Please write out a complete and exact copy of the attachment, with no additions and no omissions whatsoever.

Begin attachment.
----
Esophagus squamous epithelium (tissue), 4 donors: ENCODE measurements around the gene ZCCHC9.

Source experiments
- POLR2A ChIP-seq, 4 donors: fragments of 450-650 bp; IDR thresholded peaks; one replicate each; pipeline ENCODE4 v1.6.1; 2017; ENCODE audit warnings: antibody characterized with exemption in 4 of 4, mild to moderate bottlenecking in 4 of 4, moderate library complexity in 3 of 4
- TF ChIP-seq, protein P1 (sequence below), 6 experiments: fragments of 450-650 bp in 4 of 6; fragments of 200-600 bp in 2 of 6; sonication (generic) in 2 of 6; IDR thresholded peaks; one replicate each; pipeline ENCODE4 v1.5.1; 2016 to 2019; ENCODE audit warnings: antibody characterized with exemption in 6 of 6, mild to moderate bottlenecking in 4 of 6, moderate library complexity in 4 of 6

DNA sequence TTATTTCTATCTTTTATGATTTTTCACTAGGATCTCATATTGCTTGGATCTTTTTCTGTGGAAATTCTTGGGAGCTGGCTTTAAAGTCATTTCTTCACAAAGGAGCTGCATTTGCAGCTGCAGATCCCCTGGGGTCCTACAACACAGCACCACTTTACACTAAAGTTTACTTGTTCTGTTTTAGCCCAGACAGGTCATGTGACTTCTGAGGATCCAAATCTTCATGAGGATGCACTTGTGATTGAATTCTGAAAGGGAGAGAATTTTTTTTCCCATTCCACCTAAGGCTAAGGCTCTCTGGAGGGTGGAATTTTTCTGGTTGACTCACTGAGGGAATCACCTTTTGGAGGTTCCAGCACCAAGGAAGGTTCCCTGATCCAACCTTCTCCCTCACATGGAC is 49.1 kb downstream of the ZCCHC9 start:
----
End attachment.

Esophagus squamous epithelium (tissue), 4 donors: ENCODE measurements around the gene ZCCHC9.

Source experiments
- POLR2A ChIP-seq, 4 donors: fragments of 450-650 bp; IDR thresholded peaks; one replicate each; pipeline ENCODE4 v1.6.1; 2017; ENCODE audit warnings: antibody characterized with exemption in 4 of 4, mild to moderate bottlenecking in 4 of 4, moderate library complexity in 3 of 4
- TF ChIP-seq, protein P1 (sequence below), 6 experiments: fragments of 450-650 bp in 4 of 6; fragments of 200-600 bp in 2 of 6; sonication (generic) in 2 of 6; IDR thresholded peaks; one replicate each; pipeline ENCODE4 v1.5.1; 2016 to 2019; ENCODE audit warnings: antibody characterized with exemption in 6 of 6, mild to moderate bottlenecking in 4 of 6, moderate library complexity in 4 of 6

DNA sequence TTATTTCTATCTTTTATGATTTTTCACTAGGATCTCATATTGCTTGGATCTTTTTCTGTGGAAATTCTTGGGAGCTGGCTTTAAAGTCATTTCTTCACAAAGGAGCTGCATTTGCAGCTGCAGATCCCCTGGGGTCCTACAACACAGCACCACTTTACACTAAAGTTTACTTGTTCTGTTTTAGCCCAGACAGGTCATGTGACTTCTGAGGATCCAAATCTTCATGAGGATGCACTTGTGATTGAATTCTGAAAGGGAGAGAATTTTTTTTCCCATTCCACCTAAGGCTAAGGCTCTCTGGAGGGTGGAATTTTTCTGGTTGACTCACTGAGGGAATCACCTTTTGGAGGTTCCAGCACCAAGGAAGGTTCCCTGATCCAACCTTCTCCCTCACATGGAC is 49.1 kb downstream of the ZCCHC9 start: